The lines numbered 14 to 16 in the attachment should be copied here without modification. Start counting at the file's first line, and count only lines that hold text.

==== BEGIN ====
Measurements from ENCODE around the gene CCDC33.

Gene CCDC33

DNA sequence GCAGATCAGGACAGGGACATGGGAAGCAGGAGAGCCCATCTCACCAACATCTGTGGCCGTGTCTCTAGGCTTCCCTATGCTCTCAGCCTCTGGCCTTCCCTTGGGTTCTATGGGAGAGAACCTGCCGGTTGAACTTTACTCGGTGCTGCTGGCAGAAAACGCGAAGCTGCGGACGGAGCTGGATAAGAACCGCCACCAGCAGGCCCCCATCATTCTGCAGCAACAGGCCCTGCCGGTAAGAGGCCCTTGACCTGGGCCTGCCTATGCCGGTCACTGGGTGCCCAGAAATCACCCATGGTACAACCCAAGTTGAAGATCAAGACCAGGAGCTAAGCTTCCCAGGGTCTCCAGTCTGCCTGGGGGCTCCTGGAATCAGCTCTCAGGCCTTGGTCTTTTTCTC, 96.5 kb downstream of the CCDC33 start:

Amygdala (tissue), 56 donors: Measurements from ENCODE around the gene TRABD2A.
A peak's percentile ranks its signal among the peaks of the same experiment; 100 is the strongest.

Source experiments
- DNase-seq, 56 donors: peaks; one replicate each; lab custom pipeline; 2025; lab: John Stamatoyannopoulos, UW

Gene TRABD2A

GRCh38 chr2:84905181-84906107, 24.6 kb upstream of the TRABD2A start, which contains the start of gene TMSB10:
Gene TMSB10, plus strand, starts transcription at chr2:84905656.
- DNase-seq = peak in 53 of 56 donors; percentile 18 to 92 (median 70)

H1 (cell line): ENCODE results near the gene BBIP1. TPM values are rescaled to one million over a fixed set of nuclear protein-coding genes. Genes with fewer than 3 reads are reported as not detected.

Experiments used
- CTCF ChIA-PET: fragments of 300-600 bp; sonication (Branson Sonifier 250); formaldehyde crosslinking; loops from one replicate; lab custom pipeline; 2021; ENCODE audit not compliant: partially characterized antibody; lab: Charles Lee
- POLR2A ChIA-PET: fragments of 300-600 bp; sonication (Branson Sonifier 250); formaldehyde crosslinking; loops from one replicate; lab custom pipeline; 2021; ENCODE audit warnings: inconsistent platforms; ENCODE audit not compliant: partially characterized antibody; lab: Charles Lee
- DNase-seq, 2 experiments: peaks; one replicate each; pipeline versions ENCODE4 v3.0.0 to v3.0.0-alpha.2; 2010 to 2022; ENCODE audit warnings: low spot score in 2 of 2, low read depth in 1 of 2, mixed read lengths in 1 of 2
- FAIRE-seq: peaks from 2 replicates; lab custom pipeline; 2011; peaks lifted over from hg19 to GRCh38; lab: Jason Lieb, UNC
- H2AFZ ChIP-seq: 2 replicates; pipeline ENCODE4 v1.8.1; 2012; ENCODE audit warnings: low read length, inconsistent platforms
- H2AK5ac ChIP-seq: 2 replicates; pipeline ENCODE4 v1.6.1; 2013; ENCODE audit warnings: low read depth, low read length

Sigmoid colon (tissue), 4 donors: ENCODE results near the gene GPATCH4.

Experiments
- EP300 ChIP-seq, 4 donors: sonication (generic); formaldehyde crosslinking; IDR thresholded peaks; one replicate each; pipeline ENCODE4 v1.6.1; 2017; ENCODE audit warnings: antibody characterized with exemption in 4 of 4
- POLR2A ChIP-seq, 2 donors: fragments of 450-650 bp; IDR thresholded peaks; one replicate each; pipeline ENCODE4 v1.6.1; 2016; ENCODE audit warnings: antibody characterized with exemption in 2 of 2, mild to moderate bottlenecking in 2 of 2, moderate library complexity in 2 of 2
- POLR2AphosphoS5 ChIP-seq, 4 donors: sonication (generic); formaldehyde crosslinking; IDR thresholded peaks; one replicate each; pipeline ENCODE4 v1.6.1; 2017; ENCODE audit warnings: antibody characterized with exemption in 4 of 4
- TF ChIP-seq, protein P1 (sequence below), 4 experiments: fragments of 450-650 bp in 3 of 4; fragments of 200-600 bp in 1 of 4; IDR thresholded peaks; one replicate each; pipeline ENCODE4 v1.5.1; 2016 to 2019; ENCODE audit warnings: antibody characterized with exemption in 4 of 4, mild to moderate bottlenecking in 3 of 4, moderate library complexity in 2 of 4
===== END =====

- CTCF ChIA-PET: fragments of 300-600 bp; sonication (Branson Sonifier 250); formaldehyde crosslinking; loops from one replicate; lab custom pipeline; 2021; ENCODE audit not compliant: partially characterized antibody; lab: Charles Lee
- POLR2A ChIA-PET: fragments of 300-600 bp; sonication (Branson Sonifier 250); formaldehyde crosslinking; loops from one replicate; lab custom pipeline; 2021; ENCODE audit warnings: inconsistent platforms; ENCODE audit not compliant: partially characterized antibody; lab: Charles Lee
- DNase-seq, 2 experiments: peaks; one replicate each; pipeline versions ENCODE4 v3.0.0 to v3.0.0-alpha.2; 2010 to 2022; ENCODE audit warnings: low spot score in 2 of 2, low read depth in 1 of 2, mixed read lengths in 1 of 2